Mental health of Japanese psychiatrists: The relationship among level of occupational stress, satisfaction and depressive symptoms

Akihiro Koreki, Atsuo Nakagawa, Akiko Abe, Hidetsugu Ikeuchi, Jo Okubo, Atsushi Oguri, Keisuke Orimo, Nariko Katayama, Hiroyo Sato, Ryo Shikimoto, Go Nishiyama, Waka Nogami, Kazuma Haki, Tetsuro Hayashi, Yuko Fukagawa, Kei Funaki, Mia Matsuzawa, Ayako Matsumoto, Masaru Mimura

Research output: Contribution to journalArticle

3 Citations (Scopus)

Abstract

Background: Psychiatrists in clinical practice face a number of stressors related to patient care, such as overwork. On the other hand, they gain satisfaction from their work. We quantified and assessed the potential relationship between levels of occupational stress, satisfaction, and depressive symptoms among Japanese clinical psychiatrists. We surveyed 206 psychiatrists with up to 15 years of clinical experience who primarily worked in patient care. Levels of occupational stress and occupational satisfaction were measured using the Visual Analogue Scale and the level of depressive symptoms was measured by the Center for Epidemiologic Studies Depression Scale. Workplace stressors and satisfiers were also evaluated. Results: Out of 206 psychiatrists, 154 (74.8%) responded to the survey. The respondents' mean (SD) age was 34.3 (5.2) years. The estimated prevalence of significant depressive symptoms was 34.4% (n=53), and the experienced frequent violence was 14.9% (n=23). The level of depressive symptoms was inversely correlated with the level of occupational satisfaction. In respondents who reported a moderate level of occupational stress, having fewer depressive symptoms was associated with higher occupational satisfaction, but this association was not significant in those who reported a high level of stress. In addition, high occupational satisfaction was associated with interest towards work content, ability to work at one's discretion, opportunities for growth and career development, and ease of communication with supervisors and colleagues. Conclusions: Nearly one-third of the psychiatrists screened positive for significant depressive symptoms. Having fewer depressive symptoms was associated with higher occupational satisfaction in those who reported a moderate level of stress. Implications from the present findings may be to enhance occupational satisfaction by discussing work interests with a supervisor, as well as increased opportunities for career development, which may prevent depression among psychiatrists.

Original languageEnglish
Article number96
JournalBMC Research Notes
Volume8
Issue number1
DOIs
Publication statusPublished - 2015 Mar 26

Fingerprint

Psychiatry
Mental Health
Health
Depression
Supervisory personnel
Job Satisfaction
Patient Care
Aptitude
Visual Analog Scale
Growth and Development
Violence
Workplace
Epidemiologic Studies
Communication
Surveys and Questionnaires

Keywords

  • Depression
  • Occupational satisfaction
  • Resilience
  • Stress
  • Workplace

ASJC Scopus subject areas

  • Biochemistry, Genetics and Molecular Biology(all)
  • Medicine(all)

Cite this

Mental health of Japanese psychiatrists : The relationship among level of occupational stress, satisfaction and depressive symptoms. / Koreki, Akihiro; Nakagawa, Atsuo; Abe, Akiko; Ikeuchi, Hidetsugu; Okubo, Jo; Oguri, Atsushi; Orimo, Keisuke; Katayama, Nariko; Sato, Hiroyo; Shikimoto, Ryo; Nishiyama, Go; Nogami, Waka; Haki, Kazuma; Hayashi, Tetsuro; Fukagawa, Yuko; Funaki, Kei; Matsuzawa, Mia; Matsumoto, Ayako; Mimura, Masaru.

In: BMC Research Notes, Vol. 8, No. 1, 96, 26.03.2015.

Research output: Contribution to journalArticle

Koreki, A, Nakagawa, A, Abe, A, Ikeuchi, H, Okubo, J, Oguri, A, Orimo, K, Katayama, N, Sato, H, Shikimoto, R, Nishiyama, G, Nogami, W, Haki, K, Hayashi, T, Fukagawa, Y, Funaki, K, Matsuzawa, M, Matsumoto, A & Mimura, M 2015, 'Mental health of Japanese psychiatrists: The relationship among level of occupational stress, satisfaction and depressive symptoms', BMC Research Notes, vol. 8, no. 1, 96. https://doi.org/10.1186/s13104-015-1054-7
Koreki, Akihiro ; Nakagawa, Atsuo ; Abe, Akiko ; Ikeuchi, Hidetsugu ; Okubo, Jo ; Oguri, Atsushi ; Orimo, Keisuke ; Katayama, Nariko ; Sato, Hiroyo ; Shikimoto, Ryo ; Nishiyama, Go ; Nogami, Waka ; Haki, Kazuma ; Hayashi, Tetsuro ; Fukagawa, Yuko ; Funaki, Kei ; Matsuzawa, Mia ; Matsumoto, Ayako ; Mimura, Masaru. / Mental health of Japanese psychiatrists : The relationship among level of occupational stress, satisfaction and depressive symptoms. In: BMC Research Notes. 2015 ; Vol. 8, No. 1.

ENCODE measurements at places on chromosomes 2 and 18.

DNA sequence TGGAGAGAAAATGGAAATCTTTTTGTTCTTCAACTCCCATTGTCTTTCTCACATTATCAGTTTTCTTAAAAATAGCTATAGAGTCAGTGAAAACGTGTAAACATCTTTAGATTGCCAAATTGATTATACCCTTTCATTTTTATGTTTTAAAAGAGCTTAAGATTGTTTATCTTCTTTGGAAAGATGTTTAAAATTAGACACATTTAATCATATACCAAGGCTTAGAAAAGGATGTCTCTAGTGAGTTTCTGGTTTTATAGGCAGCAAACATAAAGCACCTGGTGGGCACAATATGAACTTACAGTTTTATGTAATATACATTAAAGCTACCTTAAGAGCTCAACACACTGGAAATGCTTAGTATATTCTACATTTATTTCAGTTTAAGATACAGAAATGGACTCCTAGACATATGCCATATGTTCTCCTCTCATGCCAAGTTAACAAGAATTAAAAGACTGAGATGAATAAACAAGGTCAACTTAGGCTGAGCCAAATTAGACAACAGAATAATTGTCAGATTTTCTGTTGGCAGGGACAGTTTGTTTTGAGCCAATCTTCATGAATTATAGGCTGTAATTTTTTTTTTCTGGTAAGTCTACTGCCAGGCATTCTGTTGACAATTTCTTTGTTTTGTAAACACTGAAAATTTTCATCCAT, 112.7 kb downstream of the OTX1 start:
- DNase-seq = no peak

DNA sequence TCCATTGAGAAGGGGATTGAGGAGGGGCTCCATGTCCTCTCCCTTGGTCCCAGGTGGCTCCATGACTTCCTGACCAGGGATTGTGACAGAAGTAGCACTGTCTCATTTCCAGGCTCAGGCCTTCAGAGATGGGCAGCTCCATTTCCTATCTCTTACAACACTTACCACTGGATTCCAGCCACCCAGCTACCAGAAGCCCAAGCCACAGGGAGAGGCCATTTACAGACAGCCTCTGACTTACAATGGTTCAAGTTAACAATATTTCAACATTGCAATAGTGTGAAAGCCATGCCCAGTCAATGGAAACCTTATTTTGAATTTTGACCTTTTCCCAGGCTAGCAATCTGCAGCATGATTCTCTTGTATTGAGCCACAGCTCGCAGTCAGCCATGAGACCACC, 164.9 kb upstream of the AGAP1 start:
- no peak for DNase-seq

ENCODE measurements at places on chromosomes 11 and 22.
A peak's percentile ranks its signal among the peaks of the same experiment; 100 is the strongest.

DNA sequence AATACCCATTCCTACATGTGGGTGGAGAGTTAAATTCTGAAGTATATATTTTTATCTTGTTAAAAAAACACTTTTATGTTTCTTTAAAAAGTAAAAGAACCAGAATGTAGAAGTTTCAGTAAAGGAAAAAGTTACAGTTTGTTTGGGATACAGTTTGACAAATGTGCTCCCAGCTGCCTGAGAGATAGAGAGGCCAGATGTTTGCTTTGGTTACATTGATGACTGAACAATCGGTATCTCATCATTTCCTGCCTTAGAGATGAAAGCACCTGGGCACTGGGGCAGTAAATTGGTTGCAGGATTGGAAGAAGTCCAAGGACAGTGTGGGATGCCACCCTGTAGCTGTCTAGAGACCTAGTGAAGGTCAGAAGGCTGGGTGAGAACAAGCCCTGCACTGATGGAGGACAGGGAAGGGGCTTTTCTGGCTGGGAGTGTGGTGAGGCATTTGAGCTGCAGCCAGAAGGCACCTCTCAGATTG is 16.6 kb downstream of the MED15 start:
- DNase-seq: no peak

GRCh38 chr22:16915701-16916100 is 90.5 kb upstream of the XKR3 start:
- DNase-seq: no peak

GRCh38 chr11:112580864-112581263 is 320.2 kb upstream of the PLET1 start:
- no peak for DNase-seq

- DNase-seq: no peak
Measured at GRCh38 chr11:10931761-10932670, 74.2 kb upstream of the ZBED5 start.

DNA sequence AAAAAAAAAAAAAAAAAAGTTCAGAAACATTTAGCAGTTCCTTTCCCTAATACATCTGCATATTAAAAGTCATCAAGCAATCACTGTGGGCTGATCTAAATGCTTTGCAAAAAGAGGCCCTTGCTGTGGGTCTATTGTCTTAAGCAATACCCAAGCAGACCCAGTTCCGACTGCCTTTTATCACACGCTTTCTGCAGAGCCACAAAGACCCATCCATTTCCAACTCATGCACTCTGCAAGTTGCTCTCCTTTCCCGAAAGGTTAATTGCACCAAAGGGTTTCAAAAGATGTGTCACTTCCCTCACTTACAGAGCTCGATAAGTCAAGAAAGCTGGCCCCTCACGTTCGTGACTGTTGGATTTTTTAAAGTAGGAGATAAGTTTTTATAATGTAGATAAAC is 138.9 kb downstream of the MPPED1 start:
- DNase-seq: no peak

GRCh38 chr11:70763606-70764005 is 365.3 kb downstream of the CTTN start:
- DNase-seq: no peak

@article{3c2273519aa94a36a721c8a2bc86d786,
title = "Mental health of Japanese psychiatrists: The relationship among level of occupational stress, satisfaction and depressive symptoms",
abstract = "Background: Psychiatrists in clinical practice face a number of stressors related to patient care, such as overwork. On the other hand, they gain satisfaction from their work. We quantified and assessed the potential relationship between levels of occupational stress, satisfaction, and depressive symptoms among Japanese clinical psychiatrists. We surveyed 206 psychiatrists with up to 15 years of clinical experience who primarily worked in patient care. Levels of occupational stress and occupational satisfaction were measured using the Visual Analogue Scale and the level of depressive symptoms was measured by the Center for Epidemiologic Studies Depression Scale. Workplace stressors and satisfiers were also evaluated. Results: Out of 206 psychiatrists, 154 (74.8{\%}) responded to the survey. The respondents' mean (SD) age was 34.3 (5.2) years. The estimated prevalence of significant depressive symptoms was 34.4{\%} (n=53), and the experienced frequent violence was 14.9{\%} (n=23). The level of depressive symptoms was inversely correlated with the level of occupational satisfaction. In respondents who reported a moderate level of occupational stress, having fewer depressive symptoms was associated with higher occupational satisfaction, but this association was not significant in those who reported a high level of stress. In addition, high occupational satisfaction was associated with interest towards work content, ability to work at one's discretion, opportunities for growth and career development, and ease of communication with supervisors and colleagues. Conclusions: Nearly one-third of the psychiatrists screened positive for significant depressive symptoms. Having fewer depressive symptoms was associated with higher occupational satisfaction in those who reported a moderate level of stress. Implications from the present findings may be to enhance occupational satisfaction by discussing work interests with a supervisor, as well as increased opportunities for career development, which may prevent depression among psychiatrists.",